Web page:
Lexington News Article

Published in the December 11, 2019 Edition of the Lexington News

Seasons Greetings from the Lexington Historic Preservation Commission!  As we find ourselves in the midst of the 2019 holiday season with all the associated hustle and bustle, the town of Lexington also finds itself looking forward to the beginning of a brand new year with a brand new mayor.  Our new mayor, Joe Aull is a Lexington native and well familiar with the expansive history of Lexington; the unique tapestry that is woven from the many threads that make up the complex character of our town. Mayor Aull has made it his top priority to help us move past the turbulent times of the past year and focus on economic development and revitalization along with a long list of other important priorities.  Lexington has a long and illustrious reputation as one of the most historic towns in Missouri. We are well known for our richly varied architecture of historic homes and downtown buildings. There are few other towns in Missouri who can boast the concentration of antebellum homes and downtown buildings. Our rich history and historical architecture are one of our greatest visible assets. Visitors come from all over the United States to enjoy our historical celebrations and unique festivals.  They are astounded not only by our charming architecture but also by the friendly welcoming attitudes of our residents.  


Behind each home, historical or modern, mansion or cottage, resides the most important asset of all....the people of Lexington!  We are a diverse group of people here in Lexington. There are a surprising number of residents who have spent their entire lives in Lexington with a deep and abiding commitment to the well being of the town.  They truly love Lexington and have made calculated decisions to stay and contribute to the town for their entire lives. There are also a number of residents who have been drawn to the town in more recent years, again for a variety of reasons.  More recent arrivals in Lexington often are initially drawn to the historical nature of the town but whether they realize it or not, they are also drawn to the overall welcoming personality of the community of Lexington. We often hear visitors to town speak of not only the beauty of the historic homes and the fascinating history of the town but also the warmth of the residents of Lexington.  It is not unusual to hear visitors relay stories of trying to find their way on a historic driving tour or wanting to know the best place to eat and then marveling about how a total stranger noticed them needing direction and then took a lot of time to make sure they received the assistance they needed.  


The reason that so many people have chosen to make Lexington their lifelong home was because of their sense of community and their commitment to that community.  If every single citizen of Lexington could adopt that attitude just think what we could do. Margaret Mead once said: "Never doubt that a small group of thoughtful, committed citizens can change the world. Indeed, it is the only thing that ever has."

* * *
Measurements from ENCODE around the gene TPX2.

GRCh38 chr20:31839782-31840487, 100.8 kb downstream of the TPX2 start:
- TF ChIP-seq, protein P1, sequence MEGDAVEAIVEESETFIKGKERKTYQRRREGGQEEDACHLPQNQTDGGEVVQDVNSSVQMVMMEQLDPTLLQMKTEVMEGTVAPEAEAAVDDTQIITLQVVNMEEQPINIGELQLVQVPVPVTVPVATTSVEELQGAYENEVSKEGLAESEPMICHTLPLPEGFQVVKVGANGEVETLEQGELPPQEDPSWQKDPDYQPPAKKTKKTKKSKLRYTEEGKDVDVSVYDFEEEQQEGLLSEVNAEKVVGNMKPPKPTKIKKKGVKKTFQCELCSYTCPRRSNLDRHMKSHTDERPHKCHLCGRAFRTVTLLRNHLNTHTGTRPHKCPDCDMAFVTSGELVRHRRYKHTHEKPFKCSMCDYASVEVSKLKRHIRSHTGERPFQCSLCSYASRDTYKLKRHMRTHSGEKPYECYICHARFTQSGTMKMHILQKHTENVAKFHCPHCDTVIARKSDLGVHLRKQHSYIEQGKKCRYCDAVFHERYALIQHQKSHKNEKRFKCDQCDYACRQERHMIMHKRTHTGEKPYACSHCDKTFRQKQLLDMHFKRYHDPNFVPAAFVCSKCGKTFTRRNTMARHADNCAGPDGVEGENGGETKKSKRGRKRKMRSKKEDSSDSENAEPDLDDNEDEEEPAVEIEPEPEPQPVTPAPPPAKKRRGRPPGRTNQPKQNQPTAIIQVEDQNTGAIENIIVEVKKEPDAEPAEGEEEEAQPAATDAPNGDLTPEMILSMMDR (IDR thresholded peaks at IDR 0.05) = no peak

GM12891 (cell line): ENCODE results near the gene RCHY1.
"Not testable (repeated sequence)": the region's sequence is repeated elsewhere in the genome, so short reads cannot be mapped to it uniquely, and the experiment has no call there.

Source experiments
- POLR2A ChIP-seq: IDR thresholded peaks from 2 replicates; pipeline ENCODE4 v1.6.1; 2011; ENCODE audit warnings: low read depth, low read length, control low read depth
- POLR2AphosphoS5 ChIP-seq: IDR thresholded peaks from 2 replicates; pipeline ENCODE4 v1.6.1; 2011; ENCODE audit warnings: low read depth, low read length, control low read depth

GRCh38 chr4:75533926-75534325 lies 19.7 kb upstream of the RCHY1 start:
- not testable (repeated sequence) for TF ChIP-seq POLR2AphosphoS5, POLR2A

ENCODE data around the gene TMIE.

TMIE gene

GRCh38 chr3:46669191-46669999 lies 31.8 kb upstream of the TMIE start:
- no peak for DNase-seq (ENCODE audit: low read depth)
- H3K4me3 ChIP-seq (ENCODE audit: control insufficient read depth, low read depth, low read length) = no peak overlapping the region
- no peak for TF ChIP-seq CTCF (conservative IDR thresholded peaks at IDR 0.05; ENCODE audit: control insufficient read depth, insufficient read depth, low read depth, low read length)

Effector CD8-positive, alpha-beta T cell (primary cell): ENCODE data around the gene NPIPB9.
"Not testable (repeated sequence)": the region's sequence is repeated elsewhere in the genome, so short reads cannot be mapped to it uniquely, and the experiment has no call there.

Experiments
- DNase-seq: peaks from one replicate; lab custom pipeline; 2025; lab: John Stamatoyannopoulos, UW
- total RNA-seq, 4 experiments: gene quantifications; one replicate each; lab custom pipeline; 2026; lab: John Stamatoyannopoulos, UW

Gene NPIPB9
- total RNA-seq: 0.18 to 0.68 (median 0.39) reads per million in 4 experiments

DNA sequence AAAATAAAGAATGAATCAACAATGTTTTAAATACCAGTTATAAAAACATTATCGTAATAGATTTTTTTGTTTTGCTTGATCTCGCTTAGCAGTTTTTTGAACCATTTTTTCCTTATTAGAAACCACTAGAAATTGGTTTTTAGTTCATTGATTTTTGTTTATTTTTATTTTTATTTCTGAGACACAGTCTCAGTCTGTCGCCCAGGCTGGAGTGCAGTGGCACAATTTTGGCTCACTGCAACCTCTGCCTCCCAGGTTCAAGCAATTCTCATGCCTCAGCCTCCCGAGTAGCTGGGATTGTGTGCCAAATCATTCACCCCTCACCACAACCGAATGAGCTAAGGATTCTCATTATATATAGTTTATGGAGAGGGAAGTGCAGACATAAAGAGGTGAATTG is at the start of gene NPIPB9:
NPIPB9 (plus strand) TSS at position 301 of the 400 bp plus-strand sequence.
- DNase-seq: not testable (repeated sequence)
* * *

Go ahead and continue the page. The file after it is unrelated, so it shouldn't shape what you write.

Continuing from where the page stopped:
One of our local businesses has a sign on 24 Hwy that says "come for the view, stay for the wine".  The sentence could be modified for the town of Lexington: "come for the history, stay for the community".  The Merriam Webster dictionary defines "community" as a unified body of individuals. In a unified body it is understood that all are affected by the actions of one.  When harsh words are spoken against one, all feel the sad effect of those harsh words. When actions are taken that inflict injury on one, all feel the pain of the injury.  We are capable of acting as a community, a unified body of individuals. That has been demonstrated time and time again. One recent example that comes to mind was the spring sandbagging of the water plant.  So many volunteers arrived that the task was accomplished in record time and the water plant was saved from flooding. Facebook spoke of water department employees braving water moccasin snakes to keep the water flowing to homes.  These are examples of community at its finest. There are so many examples of individuals putting needs of others in front of their own during a crisis. But there are also dozens of daily examples of individual citizens going out of their way to express kindness and concern for another.  This is how a community not only remains strong but grows in strength. We would all do well to stop and think about each of our dozens of daily interactions and make a conscious decision if the considered action will generate greater kindness or generate disappointment and hurt. Will both parties go home and feel pleased with their journey out into the community or will one or both return home wishing they hadn’t left?  The opportunities for Lexington are truly without bounds. We already have a solid foundation to build upon. Let us commit that 2020 will be the year that we are that thoughtful, committed community that moves forward as a unified force accomplishing what we didn't think was even possible only last year.  


May you bask in the warmth and joy of friends and family this holiday season. 

Sincerely, Lexington Historic Preservation Commission